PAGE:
NFL free agency starts next week, giving the Vikings a chance to retool a roster that was good enough to win 10 games and upset the Saints in the NFC playoffs. We’ll be rolling out a new Access Vikings podcast every day this week to preview the week ahead, focusing on different sets of players each day.
Monday’s initial effort, on offensive skilled position players, was interesting as a means of clarifying just how many important decisions the Vikings have to make with that group this offeason — even though the biggest decisions don’t really have anything to do with 2020 free agency.
The three big ones:
*Decide if they are going to trade wide receiver Stefon Diggs — a question some of us (me) have been focused on even while the Vikings insist there’s nothing going on.
*Decide the future of Kirk Cousins, given that he has one year left on his contract and an extension could ease their salary cap burden.
*Decide the future of Dalvin Cook, who has one year left on his rookie deal and will be looking for a lucrative extension.
The Diggs question is a fun one, but it’s the most speculative and least urgent. He’s under contract for four seasons, and as long as everyone is happy the Vikings can just keep paying him to produce.
The Cousins question is interesting, but we’re probably overthinking it. Thinking like the Vikings: If the goal is to make the playoffs year after year, giving yourself a chance in the postseason, a Cousins extension makes sense. He’s an above-average player at a position where the Vikings haven’t had above-average stability in a long time.
Cook? It seems obvious on the surface, but it’s more layered than it appears. So let’s spend a little time on it. (Above photo of Cook by the Star Tribune’s Jerry Holt).
As recently as 10 years ago, this would be a slam dunk decision. Running backs were workhorses and the focal points of offenses. Twenty years ago the decision would be even easier. Thirty years ago the Vikings gave up a million pieces to get one (Herschel Walker) that they thought could put them over the top.
These days, though, it’s not so simple. First, the collective bargaining agreement signed in 2011 instituted a rookie wage scale — setting a fixed cost for players in the first four years of their careers based on their draft slots. Cook, a second-round pick in 2017, signed a four-year deal worth $6.26 million total.
Because running backs tend to be more NFL-ready than players at other positions, they tend to offer a lot of value on their initial deals. Then they get A LOT more expensive when they hit free agency.
They also take a lot of hits and are exposed to a sort of physical wear and tear that gives them a shorter peak shelf life than players at other positions. The main takeaway from a Pro Football Reference study of running backs is that “as a group, running backs under 27 tend to improve, and running backs over 27 tend to decline.”
Cook will turn 25 just before the start of next season. Let’s say the Vikings gave him an extension somewhere in the neighborhood of what Ezekiel Elliott got with the Cowboys — adding six years and $90 million to his existing contract. Cook would be 26 when the extension started and 31 in the final year of the deal. Theoretically, at least in terms of the average running back, the Vikings would be paying for 2-3 years of Cook’s peak and 3-4 years of his decline if the contract was played out in full.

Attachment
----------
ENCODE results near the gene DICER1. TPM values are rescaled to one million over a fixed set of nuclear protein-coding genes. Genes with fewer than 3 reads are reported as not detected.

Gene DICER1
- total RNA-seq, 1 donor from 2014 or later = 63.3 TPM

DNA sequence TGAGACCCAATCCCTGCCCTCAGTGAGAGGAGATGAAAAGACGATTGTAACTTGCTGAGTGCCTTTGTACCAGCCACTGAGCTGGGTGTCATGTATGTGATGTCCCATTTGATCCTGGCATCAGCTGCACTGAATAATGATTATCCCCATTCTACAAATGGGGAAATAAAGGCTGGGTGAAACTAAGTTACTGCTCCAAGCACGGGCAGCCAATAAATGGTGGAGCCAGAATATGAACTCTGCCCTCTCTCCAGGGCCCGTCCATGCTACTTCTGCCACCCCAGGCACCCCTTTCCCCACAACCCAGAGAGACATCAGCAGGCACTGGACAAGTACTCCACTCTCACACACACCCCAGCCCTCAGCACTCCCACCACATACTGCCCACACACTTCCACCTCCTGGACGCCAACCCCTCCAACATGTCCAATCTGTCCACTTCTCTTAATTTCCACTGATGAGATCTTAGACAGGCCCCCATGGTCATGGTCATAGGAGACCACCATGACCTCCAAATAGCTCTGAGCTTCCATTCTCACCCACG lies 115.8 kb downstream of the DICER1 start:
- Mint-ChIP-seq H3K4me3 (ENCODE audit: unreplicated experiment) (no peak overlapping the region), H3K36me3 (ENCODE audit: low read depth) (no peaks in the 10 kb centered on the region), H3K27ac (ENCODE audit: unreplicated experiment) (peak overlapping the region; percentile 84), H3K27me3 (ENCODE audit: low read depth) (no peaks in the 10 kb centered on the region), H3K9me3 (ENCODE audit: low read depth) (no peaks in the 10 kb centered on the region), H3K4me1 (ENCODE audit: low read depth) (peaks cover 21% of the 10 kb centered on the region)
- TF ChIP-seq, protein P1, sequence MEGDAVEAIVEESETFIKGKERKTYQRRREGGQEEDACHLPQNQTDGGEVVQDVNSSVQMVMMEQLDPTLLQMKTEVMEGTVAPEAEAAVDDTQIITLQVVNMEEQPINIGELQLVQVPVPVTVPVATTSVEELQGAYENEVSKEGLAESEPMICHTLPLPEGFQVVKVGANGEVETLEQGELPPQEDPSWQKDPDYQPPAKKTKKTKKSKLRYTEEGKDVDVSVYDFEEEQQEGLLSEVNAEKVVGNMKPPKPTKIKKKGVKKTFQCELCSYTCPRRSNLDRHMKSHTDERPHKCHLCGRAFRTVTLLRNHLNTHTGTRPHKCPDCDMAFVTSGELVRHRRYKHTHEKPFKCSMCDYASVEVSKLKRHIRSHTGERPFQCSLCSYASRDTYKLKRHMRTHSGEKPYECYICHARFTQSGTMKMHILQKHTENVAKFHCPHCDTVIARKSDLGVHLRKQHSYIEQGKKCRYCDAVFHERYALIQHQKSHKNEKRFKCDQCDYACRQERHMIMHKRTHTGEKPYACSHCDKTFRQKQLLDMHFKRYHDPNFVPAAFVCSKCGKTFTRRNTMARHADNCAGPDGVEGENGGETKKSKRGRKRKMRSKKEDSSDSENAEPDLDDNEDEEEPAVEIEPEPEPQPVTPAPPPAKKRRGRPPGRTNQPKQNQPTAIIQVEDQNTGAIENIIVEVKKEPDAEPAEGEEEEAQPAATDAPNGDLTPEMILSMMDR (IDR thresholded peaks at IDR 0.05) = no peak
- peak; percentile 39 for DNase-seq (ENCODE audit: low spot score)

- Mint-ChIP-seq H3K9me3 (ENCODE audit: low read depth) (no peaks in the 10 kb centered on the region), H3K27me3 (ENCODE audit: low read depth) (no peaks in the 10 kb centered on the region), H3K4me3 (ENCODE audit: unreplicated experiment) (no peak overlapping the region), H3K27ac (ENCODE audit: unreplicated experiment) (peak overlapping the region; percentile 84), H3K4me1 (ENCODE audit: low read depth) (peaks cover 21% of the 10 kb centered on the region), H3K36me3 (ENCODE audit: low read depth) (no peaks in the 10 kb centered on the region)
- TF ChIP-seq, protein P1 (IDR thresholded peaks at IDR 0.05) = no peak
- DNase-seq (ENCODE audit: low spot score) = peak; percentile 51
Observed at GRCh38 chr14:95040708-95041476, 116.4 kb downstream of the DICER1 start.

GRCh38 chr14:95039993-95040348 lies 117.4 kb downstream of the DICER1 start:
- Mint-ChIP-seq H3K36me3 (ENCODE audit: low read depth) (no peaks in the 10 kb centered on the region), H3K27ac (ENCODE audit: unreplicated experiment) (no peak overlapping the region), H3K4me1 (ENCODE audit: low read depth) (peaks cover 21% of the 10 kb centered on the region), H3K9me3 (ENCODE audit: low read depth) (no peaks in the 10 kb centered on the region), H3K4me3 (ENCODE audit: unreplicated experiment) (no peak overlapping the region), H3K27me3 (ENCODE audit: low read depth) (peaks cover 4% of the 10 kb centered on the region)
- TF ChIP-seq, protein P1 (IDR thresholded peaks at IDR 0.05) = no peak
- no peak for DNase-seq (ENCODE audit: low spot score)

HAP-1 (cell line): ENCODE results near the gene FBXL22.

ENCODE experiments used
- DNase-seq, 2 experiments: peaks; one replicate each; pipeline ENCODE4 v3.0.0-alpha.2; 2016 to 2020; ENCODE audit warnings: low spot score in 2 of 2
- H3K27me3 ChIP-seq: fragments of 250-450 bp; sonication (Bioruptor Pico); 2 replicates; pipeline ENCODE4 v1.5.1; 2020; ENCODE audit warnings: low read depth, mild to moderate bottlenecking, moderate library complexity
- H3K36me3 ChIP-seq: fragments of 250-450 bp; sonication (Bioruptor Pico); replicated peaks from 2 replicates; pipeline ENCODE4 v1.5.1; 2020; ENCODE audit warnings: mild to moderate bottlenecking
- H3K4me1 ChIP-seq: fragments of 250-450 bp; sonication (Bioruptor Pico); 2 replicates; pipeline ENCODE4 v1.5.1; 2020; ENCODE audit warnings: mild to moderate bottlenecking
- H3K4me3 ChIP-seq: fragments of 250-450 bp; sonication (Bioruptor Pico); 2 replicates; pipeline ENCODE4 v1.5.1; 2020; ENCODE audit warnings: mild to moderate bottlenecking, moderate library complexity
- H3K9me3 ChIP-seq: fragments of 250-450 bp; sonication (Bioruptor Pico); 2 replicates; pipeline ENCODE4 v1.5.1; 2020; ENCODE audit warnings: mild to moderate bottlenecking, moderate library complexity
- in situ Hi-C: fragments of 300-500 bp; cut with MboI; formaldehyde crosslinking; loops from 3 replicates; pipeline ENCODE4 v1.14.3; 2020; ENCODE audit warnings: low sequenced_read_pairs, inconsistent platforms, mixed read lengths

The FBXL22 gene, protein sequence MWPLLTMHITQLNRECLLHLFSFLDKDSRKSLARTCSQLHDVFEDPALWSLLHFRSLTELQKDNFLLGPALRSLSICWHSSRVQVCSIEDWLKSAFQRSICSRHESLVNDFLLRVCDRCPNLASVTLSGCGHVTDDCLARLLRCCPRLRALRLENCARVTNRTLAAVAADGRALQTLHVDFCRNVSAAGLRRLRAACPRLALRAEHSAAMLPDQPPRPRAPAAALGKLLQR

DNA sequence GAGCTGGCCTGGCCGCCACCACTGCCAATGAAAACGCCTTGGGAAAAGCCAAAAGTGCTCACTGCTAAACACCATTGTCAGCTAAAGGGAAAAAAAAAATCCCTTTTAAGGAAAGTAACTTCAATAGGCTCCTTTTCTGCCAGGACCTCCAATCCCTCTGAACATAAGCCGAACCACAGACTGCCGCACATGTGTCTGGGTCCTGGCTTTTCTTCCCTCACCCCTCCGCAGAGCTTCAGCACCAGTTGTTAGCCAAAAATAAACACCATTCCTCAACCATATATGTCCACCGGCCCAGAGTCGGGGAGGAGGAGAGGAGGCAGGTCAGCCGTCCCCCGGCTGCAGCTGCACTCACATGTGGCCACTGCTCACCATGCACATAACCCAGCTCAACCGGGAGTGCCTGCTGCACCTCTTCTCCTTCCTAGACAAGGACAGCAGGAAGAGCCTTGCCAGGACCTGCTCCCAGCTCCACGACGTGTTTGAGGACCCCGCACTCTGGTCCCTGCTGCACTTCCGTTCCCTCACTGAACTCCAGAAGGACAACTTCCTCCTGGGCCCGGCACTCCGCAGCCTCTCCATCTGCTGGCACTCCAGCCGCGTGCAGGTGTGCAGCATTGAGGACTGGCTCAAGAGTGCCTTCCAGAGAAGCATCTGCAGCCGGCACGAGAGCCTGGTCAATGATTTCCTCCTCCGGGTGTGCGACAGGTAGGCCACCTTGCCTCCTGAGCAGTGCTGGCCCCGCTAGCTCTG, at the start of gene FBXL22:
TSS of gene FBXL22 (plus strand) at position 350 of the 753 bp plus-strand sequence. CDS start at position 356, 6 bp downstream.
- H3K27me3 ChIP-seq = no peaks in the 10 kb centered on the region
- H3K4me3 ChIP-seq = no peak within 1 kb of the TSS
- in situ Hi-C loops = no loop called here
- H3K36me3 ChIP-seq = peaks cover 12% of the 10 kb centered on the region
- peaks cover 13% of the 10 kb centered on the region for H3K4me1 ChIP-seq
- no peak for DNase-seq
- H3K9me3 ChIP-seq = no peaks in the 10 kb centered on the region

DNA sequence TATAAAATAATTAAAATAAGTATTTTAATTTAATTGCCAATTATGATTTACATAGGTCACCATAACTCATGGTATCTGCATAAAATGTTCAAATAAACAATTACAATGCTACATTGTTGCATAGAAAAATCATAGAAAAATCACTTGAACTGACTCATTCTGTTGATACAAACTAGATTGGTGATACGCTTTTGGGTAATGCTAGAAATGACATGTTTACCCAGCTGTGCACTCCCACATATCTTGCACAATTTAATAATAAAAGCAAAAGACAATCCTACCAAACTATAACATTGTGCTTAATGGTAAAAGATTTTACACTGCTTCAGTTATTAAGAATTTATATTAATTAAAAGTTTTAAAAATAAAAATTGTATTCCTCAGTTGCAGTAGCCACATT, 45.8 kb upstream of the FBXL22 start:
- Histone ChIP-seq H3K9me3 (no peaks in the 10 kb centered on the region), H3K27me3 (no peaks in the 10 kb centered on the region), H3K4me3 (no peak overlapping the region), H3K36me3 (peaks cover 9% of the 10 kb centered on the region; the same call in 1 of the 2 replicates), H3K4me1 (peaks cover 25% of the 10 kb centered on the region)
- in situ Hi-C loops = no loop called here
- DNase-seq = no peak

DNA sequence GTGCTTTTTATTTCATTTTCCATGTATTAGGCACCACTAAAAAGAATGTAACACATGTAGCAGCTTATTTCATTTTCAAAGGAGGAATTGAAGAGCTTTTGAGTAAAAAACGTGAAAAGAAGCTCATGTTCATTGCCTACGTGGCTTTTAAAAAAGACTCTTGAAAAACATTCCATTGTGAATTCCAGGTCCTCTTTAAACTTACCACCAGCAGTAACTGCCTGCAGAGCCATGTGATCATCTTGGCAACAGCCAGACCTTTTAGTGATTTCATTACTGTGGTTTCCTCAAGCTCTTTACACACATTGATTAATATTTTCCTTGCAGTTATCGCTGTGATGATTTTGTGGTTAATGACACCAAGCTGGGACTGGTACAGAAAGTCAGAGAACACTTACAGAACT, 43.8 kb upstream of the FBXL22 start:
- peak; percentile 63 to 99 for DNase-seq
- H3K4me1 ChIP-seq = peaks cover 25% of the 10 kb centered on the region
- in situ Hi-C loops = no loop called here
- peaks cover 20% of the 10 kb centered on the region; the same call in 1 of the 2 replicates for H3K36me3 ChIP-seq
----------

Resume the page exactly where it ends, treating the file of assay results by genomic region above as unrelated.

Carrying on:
No position has been squeezed more by analytics and the current NFL salary structure than running backs. And it doesn’t help Cook’s case when teams like the Steelers and Chargers almost seamlessly move on from standouts Le’Veon Bell and Melvin Gordon with cheaper options in James Conner (in 2018) and Austin Ekeler (in 2019).
On Monday’s podcast, we raised a simple question: How good is Cook in relation to other options on the team? If the Vikings decided to let Cook walk after this season and ride the younger and cheaper Alexander Mattison or Mike Boone (or someone else they draft in the next two years) in 2021, are they 90% of what Cook is? 75% Less?
Pro Football Focus at least gives us some objective measure. Cook was graded No. 14 out of all qualified NFL running backs last season — good, but perhaps not as high as one might imagine. As a pure rusher he graded much higher, but he was dinged with relatively low grades as a receiver and pass blocker as well as for his four fumbles.
Boone, though not qualified to be ranked because he didn’t play enough, actually had a higher overall grade than Cook (78.1 vs. 76.2) while Mattison was a respectable 70.0 in 212 snaps as Cook’s primary backup when healthy.
That last part is important, too, when it comes to Cook. He’s played in just 29 of 48 career regular season games in his three seasons with the Vikings because of a variety of injuries.
All that said: Cook was at one point the NFL’s leading rusher last season and was a clear focal point of the offense. The Vikings were 10-4 when he played last season, 0-2 when he didn’t — including an ugly home loss to the Packers in which the Vikings struggled mightily to move the ball. He bounced back with 94 rushing yards and two touchdowns in the playoff win over New Orleans.
As a threat to break a long one every time he touches the ball, Cook stresses a defense in a way that a replacement might not — opening up the play action passing game the Vikings leaned on heavily last season and figure to lean on again in 2020.
Cook is a Vikings draft success story as a second-round pick and one that GM Rick Spielman included among “those core group of players that we definitely want to try and keep,” when addressing the media at the Scouting Combine late last month.
Still, it’s fair to wonder: When the money gets tight, as it inevitably will for the cap-strapped Vikings, will the Vikings look at Cook as a player they can’t afford to lose or can’t afford to keep?